Abstract #6

# 6
B. L. Daughtry*1,2, J. L. Rosenkrantz3,2, N. Lazar8,4, N. Redmayne2, K. A. Nevonen4, L. Carbone3,4, S. L. Chavez2,7, 1Department of Cell, Developmental & Cancer Biology, Oregon Health & Science University, Portland, OR, USA;, 2Division of Reproductive & Developmental Sciences, Oregon National Primate Research Center, Beaverton, OR, USA;, 3Department of Molecular and Medical Genetics, Oregon Health & Science University, Portland, OR, USA;, 4Division of Neuroscience, Oregon National Primate Research Center, Beaverton, OR, USA;, 5Department of Behavioral Neuroscience, Oregon Health & Science University, Portland, OR, USA;, 6Department of Obstetrics & Gynecology, Oregon Health & Science University, Portland, OR, USA;, 7Department of Physiology & Pharmacology, Oregon Health & Science University, Portland, OR, USA;, 8Department of Medical Informatics & Clinical Epidemiology, Oregon Health & Science University, Portland, OR, USA.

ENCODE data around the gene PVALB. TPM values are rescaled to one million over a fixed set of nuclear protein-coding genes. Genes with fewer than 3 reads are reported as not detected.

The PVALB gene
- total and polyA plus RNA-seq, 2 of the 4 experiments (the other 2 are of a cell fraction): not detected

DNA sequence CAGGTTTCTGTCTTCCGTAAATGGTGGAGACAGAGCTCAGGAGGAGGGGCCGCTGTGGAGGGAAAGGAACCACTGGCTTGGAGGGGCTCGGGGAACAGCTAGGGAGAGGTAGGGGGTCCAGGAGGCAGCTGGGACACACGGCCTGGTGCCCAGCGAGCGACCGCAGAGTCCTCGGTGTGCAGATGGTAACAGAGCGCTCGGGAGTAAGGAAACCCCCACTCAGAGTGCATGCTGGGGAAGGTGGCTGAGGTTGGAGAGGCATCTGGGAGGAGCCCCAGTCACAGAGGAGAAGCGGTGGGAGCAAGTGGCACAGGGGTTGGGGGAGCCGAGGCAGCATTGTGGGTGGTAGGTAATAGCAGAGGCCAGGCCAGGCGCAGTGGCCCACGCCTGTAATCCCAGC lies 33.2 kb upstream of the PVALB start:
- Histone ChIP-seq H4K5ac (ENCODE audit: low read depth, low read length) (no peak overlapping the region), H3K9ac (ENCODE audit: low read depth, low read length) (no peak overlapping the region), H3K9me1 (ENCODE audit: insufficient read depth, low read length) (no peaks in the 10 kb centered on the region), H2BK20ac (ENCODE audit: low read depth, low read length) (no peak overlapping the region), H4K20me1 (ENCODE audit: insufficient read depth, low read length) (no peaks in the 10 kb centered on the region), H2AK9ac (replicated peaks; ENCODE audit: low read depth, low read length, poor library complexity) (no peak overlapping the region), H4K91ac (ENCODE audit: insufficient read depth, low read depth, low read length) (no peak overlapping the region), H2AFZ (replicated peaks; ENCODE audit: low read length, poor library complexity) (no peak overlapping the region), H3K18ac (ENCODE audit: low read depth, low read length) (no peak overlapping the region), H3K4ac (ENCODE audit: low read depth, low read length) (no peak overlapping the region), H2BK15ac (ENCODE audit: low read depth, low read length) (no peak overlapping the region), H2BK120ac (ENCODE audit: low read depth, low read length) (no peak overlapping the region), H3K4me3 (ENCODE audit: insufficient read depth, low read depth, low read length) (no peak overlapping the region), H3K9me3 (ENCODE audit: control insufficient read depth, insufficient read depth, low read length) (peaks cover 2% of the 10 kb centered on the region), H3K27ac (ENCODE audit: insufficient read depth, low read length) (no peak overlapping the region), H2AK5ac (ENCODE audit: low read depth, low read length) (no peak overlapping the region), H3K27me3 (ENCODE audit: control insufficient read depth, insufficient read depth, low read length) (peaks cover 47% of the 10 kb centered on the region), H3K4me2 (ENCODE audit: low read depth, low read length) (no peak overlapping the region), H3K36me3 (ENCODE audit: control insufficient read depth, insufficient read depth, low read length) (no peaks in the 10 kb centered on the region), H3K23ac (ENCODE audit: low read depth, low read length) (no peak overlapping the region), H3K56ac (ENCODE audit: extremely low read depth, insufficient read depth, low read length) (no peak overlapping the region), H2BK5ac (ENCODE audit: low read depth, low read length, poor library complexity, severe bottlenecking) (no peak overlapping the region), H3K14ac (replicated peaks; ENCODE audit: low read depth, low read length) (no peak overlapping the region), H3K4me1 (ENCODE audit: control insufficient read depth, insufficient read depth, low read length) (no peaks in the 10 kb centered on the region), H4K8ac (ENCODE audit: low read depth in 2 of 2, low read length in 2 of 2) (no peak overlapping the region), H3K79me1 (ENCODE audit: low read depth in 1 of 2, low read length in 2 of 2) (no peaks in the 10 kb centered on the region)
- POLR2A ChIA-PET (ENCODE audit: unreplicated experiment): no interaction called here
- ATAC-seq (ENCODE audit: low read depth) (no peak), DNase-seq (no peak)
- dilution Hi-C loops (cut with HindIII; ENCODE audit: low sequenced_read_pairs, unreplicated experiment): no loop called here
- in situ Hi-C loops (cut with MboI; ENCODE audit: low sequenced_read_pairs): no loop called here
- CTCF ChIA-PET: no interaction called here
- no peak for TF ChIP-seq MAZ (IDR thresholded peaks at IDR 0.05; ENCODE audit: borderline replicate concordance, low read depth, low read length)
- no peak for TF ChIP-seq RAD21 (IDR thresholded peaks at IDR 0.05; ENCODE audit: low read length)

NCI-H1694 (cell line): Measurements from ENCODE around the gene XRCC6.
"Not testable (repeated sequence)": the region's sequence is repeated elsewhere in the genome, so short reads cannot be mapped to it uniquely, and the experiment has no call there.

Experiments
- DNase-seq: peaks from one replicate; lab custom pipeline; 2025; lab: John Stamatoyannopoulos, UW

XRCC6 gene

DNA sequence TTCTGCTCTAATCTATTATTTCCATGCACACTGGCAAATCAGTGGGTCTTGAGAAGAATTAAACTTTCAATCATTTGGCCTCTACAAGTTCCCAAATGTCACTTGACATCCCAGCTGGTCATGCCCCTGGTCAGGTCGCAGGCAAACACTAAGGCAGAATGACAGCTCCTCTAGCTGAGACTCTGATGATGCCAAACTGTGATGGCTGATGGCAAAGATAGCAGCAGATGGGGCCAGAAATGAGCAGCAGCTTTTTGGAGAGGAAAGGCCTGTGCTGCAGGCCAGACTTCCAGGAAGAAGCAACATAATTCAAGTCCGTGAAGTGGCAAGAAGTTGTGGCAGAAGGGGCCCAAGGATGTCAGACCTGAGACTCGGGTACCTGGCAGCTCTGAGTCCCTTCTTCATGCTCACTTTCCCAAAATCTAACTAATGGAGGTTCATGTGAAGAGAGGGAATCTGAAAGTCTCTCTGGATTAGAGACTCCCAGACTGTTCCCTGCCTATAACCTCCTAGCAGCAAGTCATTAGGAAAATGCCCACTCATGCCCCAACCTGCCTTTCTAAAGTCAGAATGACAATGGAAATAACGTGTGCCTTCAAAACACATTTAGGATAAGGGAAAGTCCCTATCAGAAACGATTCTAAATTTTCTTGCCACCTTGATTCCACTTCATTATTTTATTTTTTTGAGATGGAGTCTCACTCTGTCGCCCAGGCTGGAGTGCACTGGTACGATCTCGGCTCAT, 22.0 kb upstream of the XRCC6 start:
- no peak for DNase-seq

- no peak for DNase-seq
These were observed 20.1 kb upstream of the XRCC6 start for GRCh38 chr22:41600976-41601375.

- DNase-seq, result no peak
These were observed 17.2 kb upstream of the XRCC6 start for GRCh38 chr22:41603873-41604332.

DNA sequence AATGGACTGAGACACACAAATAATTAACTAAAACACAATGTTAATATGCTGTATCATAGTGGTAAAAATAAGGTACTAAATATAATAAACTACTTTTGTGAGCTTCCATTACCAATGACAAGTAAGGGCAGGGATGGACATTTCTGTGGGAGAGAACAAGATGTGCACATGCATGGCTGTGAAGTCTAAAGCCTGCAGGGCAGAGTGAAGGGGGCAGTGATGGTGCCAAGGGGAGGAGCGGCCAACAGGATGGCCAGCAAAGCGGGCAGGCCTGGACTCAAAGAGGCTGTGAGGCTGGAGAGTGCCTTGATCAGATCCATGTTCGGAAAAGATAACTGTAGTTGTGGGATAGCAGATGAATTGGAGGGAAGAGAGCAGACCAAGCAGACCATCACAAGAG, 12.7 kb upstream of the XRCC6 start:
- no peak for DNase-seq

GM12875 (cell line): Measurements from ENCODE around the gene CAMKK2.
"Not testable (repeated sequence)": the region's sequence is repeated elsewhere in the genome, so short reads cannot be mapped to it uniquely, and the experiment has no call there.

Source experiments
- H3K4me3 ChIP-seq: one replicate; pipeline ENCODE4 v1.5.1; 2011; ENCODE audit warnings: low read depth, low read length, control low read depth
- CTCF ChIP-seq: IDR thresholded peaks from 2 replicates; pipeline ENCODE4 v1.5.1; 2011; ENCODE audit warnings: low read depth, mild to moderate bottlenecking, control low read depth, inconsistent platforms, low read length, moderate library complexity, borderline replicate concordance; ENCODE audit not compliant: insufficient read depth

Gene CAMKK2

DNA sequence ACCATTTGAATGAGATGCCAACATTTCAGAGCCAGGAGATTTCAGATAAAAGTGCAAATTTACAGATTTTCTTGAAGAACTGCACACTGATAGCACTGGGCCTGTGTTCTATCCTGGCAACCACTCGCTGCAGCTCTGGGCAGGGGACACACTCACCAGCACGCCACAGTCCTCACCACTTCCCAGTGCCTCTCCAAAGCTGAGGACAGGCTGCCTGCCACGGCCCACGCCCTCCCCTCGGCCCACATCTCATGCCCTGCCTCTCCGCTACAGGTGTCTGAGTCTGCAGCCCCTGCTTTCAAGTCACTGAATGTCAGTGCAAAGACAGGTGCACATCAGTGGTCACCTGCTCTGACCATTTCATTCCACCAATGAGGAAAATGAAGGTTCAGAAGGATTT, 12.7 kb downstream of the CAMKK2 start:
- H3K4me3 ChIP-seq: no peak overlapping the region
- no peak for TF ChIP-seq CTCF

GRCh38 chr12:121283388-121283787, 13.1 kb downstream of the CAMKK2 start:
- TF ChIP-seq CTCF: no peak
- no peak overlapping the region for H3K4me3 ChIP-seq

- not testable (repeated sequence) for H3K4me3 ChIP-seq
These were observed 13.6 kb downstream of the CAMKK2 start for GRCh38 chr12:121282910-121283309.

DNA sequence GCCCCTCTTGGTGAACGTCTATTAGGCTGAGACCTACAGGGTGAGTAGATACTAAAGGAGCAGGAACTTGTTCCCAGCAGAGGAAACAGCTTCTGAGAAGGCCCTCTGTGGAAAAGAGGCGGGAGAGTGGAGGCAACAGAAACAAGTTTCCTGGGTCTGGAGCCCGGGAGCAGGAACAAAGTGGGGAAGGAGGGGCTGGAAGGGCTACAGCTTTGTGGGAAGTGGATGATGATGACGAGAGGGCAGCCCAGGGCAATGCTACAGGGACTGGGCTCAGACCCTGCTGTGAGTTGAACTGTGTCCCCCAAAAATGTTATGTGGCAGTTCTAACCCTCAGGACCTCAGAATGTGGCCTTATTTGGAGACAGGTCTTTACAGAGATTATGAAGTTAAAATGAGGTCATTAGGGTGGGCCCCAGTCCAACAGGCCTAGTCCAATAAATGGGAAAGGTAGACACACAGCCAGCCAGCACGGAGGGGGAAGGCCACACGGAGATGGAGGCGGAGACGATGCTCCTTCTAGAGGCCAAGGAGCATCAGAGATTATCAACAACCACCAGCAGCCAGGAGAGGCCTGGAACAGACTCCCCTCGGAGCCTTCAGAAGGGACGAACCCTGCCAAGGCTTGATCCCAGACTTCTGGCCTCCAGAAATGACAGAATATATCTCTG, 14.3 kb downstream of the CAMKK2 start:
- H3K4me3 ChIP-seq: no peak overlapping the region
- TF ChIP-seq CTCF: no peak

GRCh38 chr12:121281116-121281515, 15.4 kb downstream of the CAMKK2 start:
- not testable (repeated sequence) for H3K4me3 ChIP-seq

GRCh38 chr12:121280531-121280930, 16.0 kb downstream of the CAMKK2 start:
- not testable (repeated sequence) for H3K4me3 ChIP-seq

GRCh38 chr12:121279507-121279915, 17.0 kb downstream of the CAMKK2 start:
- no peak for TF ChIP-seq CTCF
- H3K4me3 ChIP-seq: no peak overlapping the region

A primary contributor to in vitro fertilization (IVF) failure is the presence of unbalanced chromosomes in pre-implantation embryos. Previous array-based and next-generation sequencing (NGS) studies determined that ~50 to 80% of human embryos are aneuploid at the cleavage stage. During early mitotic divisions, many human embryos also sequester mis-segregated chromosomes into micronuclei and concurrently undergo cellular fragmentation. We hypothesised that cellular fragmentation represents a response to mis-segregated chromosomes that are encapsulated into micronuclei. Here, we utilised the rhesus macaque pre-implantation embryo as a model to study human embryonic aneuploidy using a combination of EevaTM time-lapse imaging for evaluating cell divisions, single-cell/-fragment DNA-Sequencing (DNA-Seq), and confocal microscopy of nuclear structures. Results from our time-lapse image analysis demonstrated that there are considerable differences in the timing of the first and third mitotic divisions between rhesus blastocysts and those that arrested before this stage in development (P < 0.01; ANOVA). By examining the chromosome content of each blastomere from cleavage stage embryos via DNA-Seq, we determined that rhesus embryos have an aneuploidy frequency up to ~62% (N = 26) with several embryos exhibiting chromosomal mosaicism between blastomeres (N = 6). Certain blastomeres also exhibited reciprocal whole chromosomal gains or losses, indicating that these embryos had undergone mitotic non-disjunction early in development. In addition, findings of reciprocal sub-chromosomal deletions/duplications among blastomeres suggest that chromosomal breakage had occurred in some embryos as well. Embryo immunostaining for the nuclear envelope protein, LAMIN-B1, demonstrated that fragmented cleavage-stage rhesus embryos often contain micronuclei and that cellular fragments can enclose DNA. Our DNA-Seq analysis confirmed that cellular fragments might encapsulate whole and/or partial chromosomes lost from blastomeres. When embryos were immunostained with gamma-H2AX, a marker of chromatin fragility, we observed distinct foci solely in micronuclei and DNA-containing cellular fragments. This suggests that micronuclei may be ejected from blastomeres through the process of cellular fragmentation and, once sequestered, these mis-segregated chromosomes become highly unstable and undergo DNA degradation. Finally, we also observed that ~10% of embryos prevented cellular fragments or large blastomeres from incorporating into the inner cell mass or trophectoderm at the blastocyst stage (N = 5). Upon confocal imaging, multiple nuclei and intense gamma-H2AX foci were found in a large unincorporated blastomere in one of the blastocysts. Altogether, our findings demonstrate that the rhesus embryo responds to segregation errors by eliminating chromosome-containing micronuclei via cellular fragmentation and/or selecting against aneuploid blastomeres that fail to divide during pre-implantation development with significant implications for human IVF.